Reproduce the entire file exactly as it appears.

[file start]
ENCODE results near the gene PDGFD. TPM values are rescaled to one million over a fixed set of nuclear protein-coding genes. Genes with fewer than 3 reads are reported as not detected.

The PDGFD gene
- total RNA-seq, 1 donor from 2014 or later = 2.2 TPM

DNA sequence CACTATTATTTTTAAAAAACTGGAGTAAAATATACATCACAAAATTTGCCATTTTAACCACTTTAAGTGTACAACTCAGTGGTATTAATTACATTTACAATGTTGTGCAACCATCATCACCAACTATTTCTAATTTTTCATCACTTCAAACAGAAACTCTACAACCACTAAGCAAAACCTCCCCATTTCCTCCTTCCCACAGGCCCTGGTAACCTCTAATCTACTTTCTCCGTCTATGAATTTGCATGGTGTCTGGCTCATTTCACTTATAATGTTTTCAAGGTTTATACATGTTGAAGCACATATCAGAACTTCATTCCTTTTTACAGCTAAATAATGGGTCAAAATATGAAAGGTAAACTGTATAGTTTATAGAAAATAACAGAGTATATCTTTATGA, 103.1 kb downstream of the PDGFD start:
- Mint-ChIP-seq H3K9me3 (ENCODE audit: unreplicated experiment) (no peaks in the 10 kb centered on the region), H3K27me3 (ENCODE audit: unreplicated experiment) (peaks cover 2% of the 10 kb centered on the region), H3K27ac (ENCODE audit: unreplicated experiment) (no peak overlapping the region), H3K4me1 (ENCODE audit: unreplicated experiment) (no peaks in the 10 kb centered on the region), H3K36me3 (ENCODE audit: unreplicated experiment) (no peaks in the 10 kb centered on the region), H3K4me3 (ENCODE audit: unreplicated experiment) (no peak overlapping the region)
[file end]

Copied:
ENCODE results near the gene PDGFD. TPM values are rescaled to one million over a fixed set of nuclear protein-coding genes. Genes with fewer than 3 reads are reported as not detected.

The PDGFD gene
- total RNA-seq, 1 donor from 2014 or later = 2.2 TPM

DNA sequence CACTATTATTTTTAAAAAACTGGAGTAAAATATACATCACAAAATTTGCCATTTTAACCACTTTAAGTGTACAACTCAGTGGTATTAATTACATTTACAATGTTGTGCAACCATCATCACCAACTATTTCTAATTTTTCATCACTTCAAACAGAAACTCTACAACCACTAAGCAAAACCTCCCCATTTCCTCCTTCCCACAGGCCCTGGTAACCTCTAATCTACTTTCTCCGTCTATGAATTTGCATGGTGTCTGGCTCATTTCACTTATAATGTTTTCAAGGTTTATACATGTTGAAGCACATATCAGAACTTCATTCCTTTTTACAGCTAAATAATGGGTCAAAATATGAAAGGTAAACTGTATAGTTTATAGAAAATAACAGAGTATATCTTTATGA, 103.1 kb downstream of the PDGFD start:
- Mint-ChIP-seq H3K9me3 (ENCODE audit: unreplicated experiment) (no peaks in the 10 kb centered on the region), H3K27me3 (ENCODE audit: unreplicated experiment) (peaks cover 2% of the 10 kb centered on the region), H3K27ac (ENCODE audit: unreplicated experiment) (no peak overlapping the region), H3K4me1 (ENCODE audit: unreplicated experiment) (no peaks in the 10 kb centered on the region), H3K36me3 (ENCODE audit: unreplicated experiment) (no peaks in the 10 kb centered on the region), H3K4me3 (ENCODE audit: unreplicated experiment) (no peak overlapping the region)